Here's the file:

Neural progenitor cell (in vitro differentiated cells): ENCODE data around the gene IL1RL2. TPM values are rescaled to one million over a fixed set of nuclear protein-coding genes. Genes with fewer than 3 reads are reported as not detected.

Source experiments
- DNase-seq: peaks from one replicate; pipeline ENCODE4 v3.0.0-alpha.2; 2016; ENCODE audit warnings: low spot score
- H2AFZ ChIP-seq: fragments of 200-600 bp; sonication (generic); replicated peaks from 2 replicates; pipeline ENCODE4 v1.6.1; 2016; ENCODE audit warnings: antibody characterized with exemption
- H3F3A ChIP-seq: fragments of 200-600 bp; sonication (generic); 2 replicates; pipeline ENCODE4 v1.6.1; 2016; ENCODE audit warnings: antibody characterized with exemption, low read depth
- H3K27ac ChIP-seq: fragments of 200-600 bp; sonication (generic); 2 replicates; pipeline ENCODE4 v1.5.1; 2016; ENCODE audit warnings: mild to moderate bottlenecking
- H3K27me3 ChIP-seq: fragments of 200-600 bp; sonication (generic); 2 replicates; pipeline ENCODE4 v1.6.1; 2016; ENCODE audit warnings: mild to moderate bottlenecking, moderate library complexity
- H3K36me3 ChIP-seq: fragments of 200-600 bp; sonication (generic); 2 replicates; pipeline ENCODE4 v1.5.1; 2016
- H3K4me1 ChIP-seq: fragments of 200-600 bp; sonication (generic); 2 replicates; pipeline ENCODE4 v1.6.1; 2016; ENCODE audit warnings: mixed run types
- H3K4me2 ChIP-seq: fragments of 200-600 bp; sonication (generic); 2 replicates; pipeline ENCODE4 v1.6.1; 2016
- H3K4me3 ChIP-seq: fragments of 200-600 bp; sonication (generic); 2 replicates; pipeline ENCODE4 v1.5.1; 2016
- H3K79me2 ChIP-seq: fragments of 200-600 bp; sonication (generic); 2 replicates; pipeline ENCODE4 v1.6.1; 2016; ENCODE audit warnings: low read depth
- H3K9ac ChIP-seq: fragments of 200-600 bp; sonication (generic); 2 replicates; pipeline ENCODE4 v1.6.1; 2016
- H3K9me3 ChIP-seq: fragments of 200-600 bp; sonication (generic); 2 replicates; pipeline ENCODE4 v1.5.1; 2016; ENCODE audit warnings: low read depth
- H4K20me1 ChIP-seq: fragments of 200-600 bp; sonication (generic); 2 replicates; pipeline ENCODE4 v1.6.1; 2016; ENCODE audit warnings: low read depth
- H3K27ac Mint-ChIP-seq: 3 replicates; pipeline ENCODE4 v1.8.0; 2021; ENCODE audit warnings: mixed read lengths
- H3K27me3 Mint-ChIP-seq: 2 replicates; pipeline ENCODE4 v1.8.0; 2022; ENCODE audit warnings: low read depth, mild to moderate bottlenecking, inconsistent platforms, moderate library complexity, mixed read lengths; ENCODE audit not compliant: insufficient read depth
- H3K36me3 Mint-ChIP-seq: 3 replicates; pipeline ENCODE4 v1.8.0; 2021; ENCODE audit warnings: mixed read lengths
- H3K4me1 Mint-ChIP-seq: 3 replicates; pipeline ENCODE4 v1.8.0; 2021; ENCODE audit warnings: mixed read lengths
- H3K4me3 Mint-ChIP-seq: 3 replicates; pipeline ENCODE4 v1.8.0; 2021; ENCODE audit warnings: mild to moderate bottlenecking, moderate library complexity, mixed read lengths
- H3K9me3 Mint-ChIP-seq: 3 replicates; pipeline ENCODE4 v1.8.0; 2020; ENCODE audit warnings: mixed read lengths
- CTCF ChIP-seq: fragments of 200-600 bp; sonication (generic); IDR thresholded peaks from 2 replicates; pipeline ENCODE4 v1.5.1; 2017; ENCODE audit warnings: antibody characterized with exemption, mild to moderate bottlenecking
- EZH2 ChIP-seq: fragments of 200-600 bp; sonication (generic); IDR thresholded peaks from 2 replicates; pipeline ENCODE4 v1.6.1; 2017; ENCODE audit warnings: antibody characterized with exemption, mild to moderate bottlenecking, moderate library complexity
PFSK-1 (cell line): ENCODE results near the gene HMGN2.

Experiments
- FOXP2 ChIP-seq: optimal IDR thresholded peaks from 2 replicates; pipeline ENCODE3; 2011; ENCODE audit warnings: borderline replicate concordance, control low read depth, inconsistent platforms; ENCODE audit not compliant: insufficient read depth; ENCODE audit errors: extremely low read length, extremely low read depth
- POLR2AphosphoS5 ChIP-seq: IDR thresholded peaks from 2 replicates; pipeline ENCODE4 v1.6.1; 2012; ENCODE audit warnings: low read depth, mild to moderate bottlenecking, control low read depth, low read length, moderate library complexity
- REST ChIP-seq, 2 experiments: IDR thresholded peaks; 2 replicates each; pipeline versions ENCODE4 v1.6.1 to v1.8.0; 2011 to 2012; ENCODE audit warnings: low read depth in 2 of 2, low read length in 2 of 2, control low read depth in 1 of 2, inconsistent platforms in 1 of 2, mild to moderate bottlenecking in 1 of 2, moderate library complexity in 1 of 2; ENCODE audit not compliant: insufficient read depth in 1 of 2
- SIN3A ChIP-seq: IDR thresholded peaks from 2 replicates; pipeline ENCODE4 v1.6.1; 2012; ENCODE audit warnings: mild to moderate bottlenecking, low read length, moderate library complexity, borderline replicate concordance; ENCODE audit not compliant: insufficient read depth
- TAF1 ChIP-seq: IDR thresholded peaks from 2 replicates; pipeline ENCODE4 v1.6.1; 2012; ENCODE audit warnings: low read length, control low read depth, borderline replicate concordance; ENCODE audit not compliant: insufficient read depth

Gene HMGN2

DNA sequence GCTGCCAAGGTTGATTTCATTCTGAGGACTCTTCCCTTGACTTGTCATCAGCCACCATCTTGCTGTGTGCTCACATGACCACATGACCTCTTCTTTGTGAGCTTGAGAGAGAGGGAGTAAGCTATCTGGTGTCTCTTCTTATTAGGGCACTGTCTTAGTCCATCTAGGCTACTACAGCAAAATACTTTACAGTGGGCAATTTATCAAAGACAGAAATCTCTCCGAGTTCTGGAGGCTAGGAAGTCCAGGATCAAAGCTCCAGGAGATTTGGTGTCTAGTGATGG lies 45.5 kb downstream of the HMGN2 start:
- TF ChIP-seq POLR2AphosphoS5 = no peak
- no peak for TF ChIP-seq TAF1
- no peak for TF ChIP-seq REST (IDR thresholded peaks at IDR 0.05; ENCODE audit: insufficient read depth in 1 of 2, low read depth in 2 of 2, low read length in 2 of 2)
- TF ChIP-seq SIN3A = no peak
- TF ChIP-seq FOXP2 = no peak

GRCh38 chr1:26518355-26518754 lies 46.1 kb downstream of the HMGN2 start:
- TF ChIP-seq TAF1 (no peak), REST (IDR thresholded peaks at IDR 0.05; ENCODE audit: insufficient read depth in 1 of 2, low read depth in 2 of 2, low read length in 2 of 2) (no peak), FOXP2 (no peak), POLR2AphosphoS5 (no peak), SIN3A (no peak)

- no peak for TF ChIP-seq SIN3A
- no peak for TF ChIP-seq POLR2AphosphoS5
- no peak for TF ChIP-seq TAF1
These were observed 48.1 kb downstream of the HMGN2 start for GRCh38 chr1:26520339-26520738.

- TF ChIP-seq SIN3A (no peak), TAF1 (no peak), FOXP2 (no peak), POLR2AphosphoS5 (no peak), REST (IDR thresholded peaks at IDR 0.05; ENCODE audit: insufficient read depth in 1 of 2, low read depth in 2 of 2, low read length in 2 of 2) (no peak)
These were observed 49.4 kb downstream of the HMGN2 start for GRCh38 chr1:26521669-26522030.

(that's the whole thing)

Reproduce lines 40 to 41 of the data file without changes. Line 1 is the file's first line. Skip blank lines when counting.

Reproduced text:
- no peak for TF ChIP-seq SIN3A
- no peak for TF ChIP-seq POLR2AphosphoS5